On Apr. 18, 2013, GE Lighting celebrated the centennial of Nela Park, its headquarters located just outside Cleveland. Several hundred guests and GE Lighting employees commemorated the milestone with a series of events throughout the day. The Nela Park campus was founded in 1913 by Franklin S. Terry of the Sunbeam Incandescent Lamp Company of Chicago and Burton G. Tremaine of the Fostoria Incandescent Lamp Company of Fostoria, Ohio. It has been home to the company’s administrative offices and research laboratories for the past century and more recently its educational center, The GE Lighting Institute.
Highlights of the morning ceremony included the opening of a time capsule from 1916, which was buried at the campus’ original main entryway gate. Objects in the capsule included some of the first lamps developed at Nela Park, filament wire, lamp manuals, photos of the recently completed Nela Park buildings, and the company’s balance sheets. In the spirit of historical continuum, a new time capsule was “planted” on the future site of the Nela Park Centennial Garden. The 2013 time capsule included samples of current GE energy-efficient lamps, some of the company’s latest LED technology, as well as historic artifacts such as the first GE Mazda lamps sold for general home lighting. Visitors were then treated to the opening of the GE Museum of Lighting Innovation, which showcases GE Lighting’s technical contributions to the development of lighting technology.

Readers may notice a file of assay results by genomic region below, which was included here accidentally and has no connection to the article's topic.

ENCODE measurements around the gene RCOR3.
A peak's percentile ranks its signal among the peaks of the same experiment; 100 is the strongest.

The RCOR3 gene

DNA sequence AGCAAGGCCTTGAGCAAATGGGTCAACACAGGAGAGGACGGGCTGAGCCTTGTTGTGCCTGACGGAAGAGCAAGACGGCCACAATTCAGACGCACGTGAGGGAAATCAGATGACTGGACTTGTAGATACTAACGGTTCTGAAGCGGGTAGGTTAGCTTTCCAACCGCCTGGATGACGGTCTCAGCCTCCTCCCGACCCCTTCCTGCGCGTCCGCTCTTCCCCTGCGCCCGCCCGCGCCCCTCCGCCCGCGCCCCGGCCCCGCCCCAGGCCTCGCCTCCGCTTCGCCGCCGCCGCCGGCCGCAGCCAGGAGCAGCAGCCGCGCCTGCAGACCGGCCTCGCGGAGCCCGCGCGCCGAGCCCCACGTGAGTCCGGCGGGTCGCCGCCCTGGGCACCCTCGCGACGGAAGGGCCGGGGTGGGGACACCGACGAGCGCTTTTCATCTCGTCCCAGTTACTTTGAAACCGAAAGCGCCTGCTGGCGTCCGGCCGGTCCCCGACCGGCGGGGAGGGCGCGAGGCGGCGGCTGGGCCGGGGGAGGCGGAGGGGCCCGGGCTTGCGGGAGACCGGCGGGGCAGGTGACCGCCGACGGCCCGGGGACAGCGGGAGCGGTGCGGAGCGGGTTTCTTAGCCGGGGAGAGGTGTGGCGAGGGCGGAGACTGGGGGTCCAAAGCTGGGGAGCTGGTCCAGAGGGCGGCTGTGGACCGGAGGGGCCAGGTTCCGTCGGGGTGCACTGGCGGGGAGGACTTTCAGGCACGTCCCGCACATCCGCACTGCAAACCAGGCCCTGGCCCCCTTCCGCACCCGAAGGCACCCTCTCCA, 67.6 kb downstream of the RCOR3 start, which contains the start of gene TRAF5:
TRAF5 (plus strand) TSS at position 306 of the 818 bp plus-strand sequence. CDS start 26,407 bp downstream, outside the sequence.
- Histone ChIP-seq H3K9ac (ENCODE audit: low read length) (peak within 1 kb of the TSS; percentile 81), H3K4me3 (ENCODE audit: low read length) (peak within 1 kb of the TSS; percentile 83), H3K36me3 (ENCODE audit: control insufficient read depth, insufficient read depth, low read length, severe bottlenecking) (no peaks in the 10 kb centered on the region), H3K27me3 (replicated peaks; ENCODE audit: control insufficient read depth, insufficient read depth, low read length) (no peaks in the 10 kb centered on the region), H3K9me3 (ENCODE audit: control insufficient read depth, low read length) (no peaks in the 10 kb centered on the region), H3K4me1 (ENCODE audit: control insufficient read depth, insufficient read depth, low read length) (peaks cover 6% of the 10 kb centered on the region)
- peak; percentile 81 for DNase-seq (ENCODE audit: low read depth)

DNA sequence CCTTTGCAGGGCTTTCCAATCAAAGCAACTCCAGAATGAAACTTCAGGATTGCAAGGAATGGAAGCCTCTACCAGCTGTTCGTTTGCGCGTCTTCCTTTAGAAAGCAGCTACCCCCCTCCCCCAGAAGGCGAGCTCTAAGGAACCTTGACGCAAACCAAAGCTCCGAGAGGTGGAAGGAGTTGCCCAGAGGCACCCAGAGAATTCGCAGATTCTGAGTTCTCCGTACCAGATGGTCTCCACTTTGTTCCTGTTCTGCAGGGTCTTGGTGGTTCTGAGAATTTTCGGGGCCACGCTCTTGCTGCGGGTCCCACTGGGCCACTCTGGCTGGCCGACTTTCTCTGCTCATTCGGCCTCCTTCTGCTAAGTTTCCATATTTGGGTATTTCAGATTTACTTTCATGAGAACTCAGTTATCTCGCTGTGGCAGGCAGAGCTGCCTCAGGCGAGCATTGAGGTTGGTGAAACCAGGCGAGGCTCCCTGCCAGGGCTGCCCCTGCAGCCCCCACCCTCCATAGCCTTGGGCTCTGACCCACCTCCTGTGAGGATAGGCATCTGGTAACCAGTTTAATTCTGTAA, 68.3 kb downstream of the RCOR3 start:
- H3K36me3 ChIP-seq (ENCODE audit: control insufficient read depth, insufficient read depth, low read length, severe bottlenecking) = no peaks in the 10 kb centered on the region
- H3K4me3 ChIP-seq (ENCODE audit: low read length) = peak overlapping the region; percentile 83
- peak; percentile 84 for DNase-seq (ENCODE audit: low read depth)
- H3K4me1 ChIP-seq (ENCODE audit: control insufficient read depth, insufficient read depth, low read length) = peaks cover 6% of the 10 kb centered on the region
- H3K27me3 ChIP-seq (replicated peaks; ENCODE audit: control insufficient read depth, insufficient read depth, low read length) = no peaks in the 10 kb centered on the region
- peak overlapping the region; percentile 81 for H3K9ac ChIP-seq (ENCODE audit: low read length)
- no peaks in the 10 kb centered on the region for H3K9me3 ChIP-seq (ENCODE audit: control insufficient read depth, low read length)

In the afternoon, the program included remarks by Maryrose T. Sylvester, President and CEO, GE Lighting, and GE Chairman & CEO Jeffrey R. Immelt, who noted that GE as a company ‘was built around lighting’. Continuing its role as a good corporate neighbor to the local Cleveland and East Cleveland communities, GE Lighting, through its GE Foundation, presented two $250,000 grants to area nonprofit health centers: the Neighborhood Family Practice and the Northeast Ohio Neighborhood Health Services.
For the past 100 years GE Lighting and Nela Park have played an important role in both the local community as well as the broader scope of the lighting industry. It will surely continue to do the same for the next 100 years.